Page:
Streetcar desire: How Kansas City is making its free downtown streetcar model work

If you don't own a personal vehicle, alternative modes of transportation in Fort Wayne are currently limited to infrequent bus service, biking, walking, calling a cab, or taking an Uber.

But is there another way to improve traffic and public transit in the city's urban core? Kansas City, MO, developed and introduced one solution in its free KC Streetcar in 2016. Donna Mandelbaum

Running from the River Market on the north end to Union Station and Crown Center on the south, the KC Streetcar connects the city's near-downtown neighborhoods with 16 platform stops and two miles of track. It runs alongside retail, arts, entertainment, and dining options in downtown Kanas City by design, as well.

But how it came to be is a story in and of itself. Donna Mandelbaum, KC Streetcar Authority's Director of Communication, says the project was a long time coming. 

“Kansas City was trying to get light rail service for decades," Mandelbaum explains. "We used to have the third-largest streetcar system (in the country) until the 1950’s (when it ended). Then we became car-focused."

So Kansas City wanted a way to get back to its public transit roots. But while citizens advocated for "light rail" service, what exactly that meant was open to interpretation. Everything from gondolas to elevated trains were proposed, Mandelbaum says. But the common theme among all of the ideas was a desire for increased community interest and participation in public transit.

“When the downtown streetcar line was conceptualized, it was community driven,” Mandelbaum says, adding that they were able to get the mayor, city council, business groups, and other entities on board. “So from a grassroots level, they were able to get the community excited.”

That meant engaging the public on the potential route for the streetcar, as well. According to Mandelbaum, the current route was chosen because it held the most potential in terms of resident and tourist economic activity.

"It delivers people right to the doorstep (of downtown businesses),” she explains. The KC Streetcar drops off riders at the doorstep of downtown businesses.

Unlike buses, which usually involve some walking from the stop to popular destinations, the benefit of a streetcar is that it brings people right into the heart of the action, running on a track in mixed traffic. Even so, Mandelbaum is quick to point out it’s not an “us vs. them scenario” when it comes the relationship between the city's streetcars and its buses or trail systems, for that matter.

While some argue that the time and funding spent on streetcars could be better used to improve a city's bus system, Mandelbaum says the different modes of public transit in Kansas City have been able to feed off one another's momentum rather than compete.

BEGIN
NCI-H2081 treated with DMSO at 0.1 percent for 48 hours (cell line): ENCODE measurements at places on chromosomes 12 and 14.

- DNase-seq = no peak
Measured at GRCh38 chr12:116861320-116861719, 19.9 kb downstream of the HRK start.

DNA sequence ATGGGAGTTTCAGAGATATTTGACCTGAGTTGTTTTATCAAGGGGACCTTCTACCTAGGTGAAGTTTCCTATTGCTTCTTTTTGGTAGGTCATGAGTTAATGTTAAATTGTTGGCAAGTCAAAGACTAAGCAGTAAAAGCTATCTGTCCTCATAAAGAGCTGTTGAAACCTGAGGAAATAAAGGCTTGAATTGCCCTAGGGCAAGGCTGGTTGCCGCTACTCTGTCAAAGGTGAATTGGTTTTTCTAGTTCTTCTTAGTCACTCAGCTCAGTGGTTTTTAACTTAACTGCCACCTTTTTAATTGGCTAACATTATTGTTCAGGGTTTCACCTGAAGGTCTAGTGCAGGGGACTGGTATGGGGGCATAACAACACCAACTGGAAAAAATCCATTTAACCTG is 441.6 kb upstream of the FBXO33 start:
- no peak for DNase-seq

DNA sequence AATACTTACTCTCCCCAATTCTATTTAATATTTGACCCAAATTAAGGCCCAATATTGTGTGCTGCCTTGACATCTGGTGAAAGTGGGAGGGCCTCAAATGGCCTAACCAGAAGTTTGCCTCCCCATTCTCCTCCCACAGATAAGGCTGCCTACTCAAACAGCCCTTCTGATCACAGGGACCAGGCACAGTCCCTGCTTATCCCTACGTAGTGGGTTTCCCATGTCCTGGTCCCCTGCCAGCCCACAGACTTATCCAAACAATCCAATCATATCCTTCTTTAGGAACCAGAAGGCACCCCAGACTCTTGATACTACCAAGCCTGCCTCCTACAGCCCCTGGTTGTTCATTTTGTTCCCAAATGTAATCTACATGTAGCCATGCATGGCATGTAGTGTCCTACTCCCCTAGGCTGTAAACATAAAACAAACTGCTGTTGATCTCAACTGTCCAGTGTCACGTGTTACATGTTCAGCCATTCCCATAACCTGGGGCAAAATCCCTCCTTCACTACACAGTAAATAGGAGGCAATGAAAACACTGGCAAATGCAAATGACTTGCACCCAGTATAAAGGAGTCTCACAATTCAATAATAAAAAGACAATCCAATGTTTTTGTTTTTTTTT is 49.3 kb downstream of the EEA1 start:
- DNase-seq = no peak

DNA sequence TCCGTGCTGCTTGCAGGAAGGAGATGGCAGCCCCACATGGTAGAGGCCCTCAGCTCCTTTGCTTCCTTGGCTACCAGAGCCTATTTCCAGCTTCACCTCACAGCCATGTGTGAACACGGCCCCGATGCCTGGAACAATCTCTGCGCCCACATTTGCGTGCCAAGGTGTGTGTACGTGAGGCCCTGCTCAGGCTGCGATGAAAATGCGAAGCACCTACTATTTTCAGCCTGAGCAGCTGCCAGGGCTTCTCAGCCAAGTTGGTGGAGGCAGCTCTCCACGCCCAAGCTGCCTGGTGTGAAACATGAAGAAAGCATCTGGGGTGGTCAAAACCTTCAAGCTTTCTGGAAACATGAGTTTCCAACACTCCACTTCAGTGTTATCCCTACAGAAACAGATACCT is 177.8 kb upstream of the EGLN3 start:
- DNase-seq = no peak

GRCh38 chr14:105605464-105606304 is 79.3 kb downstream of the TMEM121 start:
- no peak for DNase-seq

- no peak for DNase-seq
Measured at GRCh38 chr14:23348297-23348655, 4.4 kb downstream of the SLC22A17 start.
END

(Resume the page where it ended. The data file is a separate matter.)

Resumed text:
“We want to grow our transit regionally, and we really support each other in (encouraging) people to ride more,” Mandelbaum says. 

In other words, fewer people on the road in cars—no matter what mode of transit—is a win for cities, and Kanas City has learned that convenience is a key factor in achieving this goal.

The KC Streetcar runs 365 days a year and can accommodate riders for an early morning commute and/or a late night pickup. It has both heating and air conditioning systems, and it can hold up to 200 riders at a time. Mandelbaum says this has curbed traffic in downtown Kansas City and alleviated parking concerns. 

Its success is evident in its number of riders, too. In 2018, KC Streetcar ridership logged seven straight months of year-over-year ridership growth and closed out the year with a total of 2,114,886 rides—up from 2,060,327 in 2017. The KC Streetcar marked its 5 millionth ride in September 2018 and its highest one-day ridership on July 6, 2018, with 19,181 trips.

Another factor that makes the streetcar popular is that it’s free of charge to riders. Mandelbaum says it’s funded through transportation development district (TDD) dollars, which means people spending money in the district pay an extra tax, which funds the service. In this way, the streetcar is funded by the people who most benefit from it directly.

It helps their cause that downtown Kansas City is doing really well, too, Mandelbaum points out.

While she’s proud of the momentum her city has achieved through its streetcar, she says it's not alone in its success with this model.

“A lot of cities have done it before,” she says, citing examples in cities like Milwaukee, WI; Detroit, MI; Tempe, AZ; Miami, FL; and Queens, NY.

“Actually, there are a lot more streetcars than people realize,” Mandelbaum says.

As far as replicating this success in other cities, Mandelbaum says it starts with demand from the community as well as bringing city leadership and stakeholders who are likely to benefit from the streetcar to the table.

Read more articles by Lauren Caggiano.

Lauren Caggiano is a Fort Wayne-based writer. A 2007 graduate of the University of Dayton, she returned to Northeast Indiana to pursue a career. In the past 12 years she has worked in journalism, public relations, marketing, and digital media. She currently writes for several local, regional, and national publications.
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